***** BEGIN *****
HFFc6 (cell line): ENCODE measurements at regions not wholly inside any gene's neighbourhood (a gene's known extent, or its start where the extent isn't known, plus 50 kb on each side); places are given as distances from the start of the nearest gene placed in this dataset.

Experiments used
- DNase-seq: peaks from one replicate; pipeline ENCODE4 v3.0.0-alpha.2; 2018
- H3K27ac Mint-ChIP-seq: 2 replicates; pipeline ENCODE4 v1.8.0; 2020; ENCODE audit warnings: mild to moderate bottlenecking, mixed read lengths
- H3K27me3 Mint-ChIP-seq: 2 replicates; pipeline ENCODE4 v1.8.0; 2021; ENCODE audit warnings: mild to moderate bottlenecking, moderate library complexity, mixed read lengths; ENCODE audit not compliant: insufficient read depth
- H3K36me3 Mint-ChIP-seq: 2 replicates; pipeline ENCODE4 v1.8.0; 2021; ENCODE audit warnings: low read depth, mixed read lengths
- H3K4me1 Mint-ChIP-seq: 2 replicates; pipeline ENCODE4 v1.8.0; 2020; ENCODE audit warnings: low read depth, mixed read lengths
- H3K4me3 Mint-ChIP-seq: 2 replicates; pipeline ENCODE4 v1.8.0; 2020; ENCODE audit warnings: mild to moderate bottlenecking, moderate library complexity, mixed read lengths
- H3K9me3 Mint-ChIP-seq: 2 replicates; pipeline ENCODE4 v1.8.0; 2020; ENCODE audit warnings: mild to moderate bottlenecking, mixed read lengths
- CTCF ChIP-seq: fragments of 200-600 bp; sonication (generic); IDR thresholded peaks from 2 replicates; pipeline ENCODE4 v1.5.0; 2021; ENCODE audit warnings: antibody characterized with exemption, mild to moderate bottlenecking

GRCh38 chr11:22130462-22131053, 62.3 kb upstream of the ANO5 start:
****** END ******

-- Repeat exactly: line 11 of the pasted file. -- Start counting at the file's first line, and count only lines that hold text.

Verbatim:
GRCh38 chr11:22130462-22131053, 62.3 kb upstream of the ANO5 start: